by Henrik Andersen

Moesgaard Museum (MOMU) in Aarhus is the largest archeological museum in Jutland, and here you can see some incredible findings from different time periods, ranging from fine bronze age jewelry to a journey through the Viking city of Aros, an older name for Aarhus.

Not to mention the Grauballe Man, who is one of the best preserved bog bodies in the world. From 1950 to 1956 and from 1975 to 1985 MOMU made excavations in the area around the river valley of Illerup Ådal, south of Aarhus. Here they discovered over 15.000 items, mainly Iron Age weapons and personal equipment dated to around 200 AD and again in 225, 375 and 450 AD.

This means that it was a costum to the local inhabitants to make these kinds of sacrifices. The findings include gold, ivory, coins, axes, spears and shields. The general understanding of these sacrificial weapons is that they were spoils of war and was thrown into the lake as an offering to the gods, but before the weapons was thrown in they were bent, broken or in other ways vandalised.

"Clothes were torn apart, chain mail and harnesses were demolished, gold and silver thrown in the river..." Wrote Orosius on how the Cimbrians behaved after a won battle. The deliberate destruction is clear with many things from Illerup Ådal. The prettier the equipment the bigger the destruction.Illerup Ådal is just one out of many places in Denmark and Southern Sweden where sacrificial items have been found. These places reflect the history of Denmark and Northern Europe in the first 5 centuries AD. This is also where the Roman Empire blossoms and demises.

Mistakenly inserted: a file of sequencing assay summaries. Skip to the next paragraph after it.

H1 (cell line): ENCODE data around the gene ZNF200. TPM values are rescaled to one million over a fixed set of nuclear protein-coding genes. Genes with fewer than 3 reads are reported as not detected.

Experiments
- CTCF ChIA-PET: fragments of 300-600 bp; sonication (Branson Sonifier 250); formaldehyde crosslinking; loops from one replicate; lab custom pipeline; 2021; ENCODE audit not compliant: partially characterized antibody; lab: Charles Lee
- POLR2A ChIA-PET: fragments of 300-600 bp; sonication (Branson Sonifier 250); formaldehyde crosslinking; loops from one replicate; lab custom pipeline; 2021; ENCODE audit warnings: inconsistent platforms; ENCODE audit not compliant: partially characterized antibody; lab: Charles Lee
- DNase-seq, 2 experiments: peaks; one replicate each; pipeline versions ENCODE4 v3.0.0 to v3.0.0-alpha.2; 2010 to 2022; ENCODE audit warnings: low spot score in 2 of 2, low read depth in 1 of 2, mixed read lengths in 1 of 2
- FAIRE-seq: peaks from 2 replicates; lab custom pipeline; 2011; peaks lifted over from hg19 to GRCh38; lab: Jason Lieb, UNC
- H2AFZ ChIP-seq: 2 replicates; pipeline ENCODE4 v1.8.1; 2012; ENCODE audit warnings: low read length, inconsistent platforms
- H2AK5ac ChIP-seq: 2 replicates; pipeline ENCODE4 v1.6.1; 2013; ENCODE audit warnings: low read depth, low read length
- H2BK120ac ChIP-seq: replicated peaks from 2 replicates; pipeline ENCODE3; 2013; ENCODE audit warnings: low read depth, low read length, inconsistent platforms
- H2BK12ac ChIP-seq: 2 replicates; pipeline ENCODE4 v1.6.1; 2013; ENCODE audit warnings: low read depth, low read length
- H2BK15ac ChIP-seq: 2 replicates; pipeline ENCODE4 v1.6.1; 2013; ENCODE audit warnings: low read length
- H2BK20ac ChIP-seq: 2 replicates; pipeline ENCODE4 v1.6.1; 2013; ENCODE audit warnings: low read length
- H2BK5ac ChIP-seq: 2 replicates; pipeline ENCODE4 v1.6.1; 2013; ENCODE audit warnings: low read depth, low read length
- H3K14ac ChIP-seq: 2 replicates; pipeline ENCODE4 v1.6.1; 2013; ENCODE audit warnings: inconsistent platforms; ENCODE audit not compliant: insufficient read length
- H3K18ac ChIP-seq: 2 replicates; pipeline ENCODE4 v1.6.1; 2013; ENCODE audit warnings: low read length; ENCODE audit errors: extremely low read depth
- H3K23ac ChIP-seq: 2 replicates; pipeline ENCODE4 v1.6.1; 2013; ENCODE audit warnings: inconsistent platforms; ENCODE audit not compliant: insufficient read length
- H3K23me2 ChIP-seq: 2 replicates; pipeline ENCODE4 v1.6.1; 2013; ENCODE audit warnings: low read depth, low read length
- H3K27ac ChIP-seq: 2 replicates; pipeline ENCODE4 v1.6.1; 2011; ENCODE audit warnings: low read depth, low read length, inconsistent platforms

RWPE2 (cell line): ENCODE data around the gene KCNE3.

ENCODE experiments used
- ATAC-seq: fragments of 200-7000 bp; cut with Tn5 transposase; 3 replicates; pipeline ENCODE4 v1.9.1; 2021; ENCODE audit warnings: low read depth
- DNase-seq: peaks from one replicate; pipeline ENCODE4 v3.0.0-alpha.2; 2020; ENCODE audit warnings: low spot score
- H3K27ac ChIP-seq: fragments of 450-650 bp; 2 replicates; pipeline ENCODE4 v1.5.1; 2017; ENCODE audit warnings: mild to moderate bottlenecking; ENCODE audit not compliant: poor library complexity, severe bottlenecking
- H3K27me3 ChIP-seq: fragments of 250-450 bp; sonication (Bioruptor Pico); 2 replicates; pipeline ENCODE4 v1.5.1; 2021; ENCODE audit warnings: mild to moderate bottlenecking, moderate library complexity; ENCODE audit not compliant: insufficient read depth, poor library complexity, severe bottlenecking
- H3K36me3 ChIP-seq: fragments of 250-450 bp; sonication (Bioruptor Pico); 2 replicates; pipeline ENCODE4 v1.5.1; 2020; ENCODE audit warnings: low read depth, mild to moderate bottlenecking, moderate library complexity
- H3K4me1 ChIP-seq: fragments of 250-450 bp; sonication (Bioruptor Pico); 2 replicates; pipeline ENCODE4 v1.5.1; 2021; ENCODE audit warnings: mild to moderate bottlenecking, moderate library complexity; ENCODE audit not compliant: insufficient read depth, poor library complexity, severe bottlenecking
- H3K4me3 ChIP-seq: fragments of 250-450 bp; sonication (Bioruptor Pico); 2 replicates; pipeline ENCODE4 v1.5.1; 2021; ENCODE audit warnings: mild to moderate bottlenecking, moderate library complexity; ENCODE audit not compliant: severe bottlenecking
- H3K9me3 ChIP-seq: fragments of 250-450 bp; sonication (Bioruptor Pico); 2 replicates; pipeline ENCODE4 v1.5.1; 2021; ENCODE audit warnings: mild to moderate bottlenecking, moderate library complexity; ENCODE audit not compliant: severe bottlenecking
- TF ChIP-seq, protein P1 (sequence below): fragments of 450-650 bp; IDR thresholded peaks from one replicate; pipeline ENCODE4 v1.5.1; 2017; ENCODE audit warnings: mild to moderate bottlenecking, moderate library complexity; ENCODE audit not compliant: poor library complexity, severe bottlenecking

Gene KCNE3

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Weapons in bundles. Swords bend and buckles broken.

It is said that Denmark, who was never occupied by the Romans, has the biggest and best preserved collection of Roman swords outside of Italy. Many mass-produced roman swords, spearheads etc. was part of the findings in Illerup Ådal, and the reason for this is simple. People wanted the best items for their armies and the Roman arms was unparalleled in Europe at the time. Another explanation is that the inhabitants of Jutland served as Auxiliary in the Roman army and brought weapons and warfare with them back home. Both reasons to why Roman weapons ended up in Denmark is very plausible and war made the winner throw it all in a lake.

One thing is for sure and that is that the people of Jutland did fight against a bigger enemy. An enemy who was very organised and may even have come by ship from other parts of Scandinavia. Illerup is not an isolated phenomena and it makes you wonder even more about the lost connection between Denmark, Scandinavia and the Roman Empire. In COH II CIMBRIA we try to think about these things a lot and it is one of the reasons to why we do reenactment. If you want to know more about the Illerup Ådal findings go visit the museum. It is definitely worth it!

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Roman swords.                 Officers sword.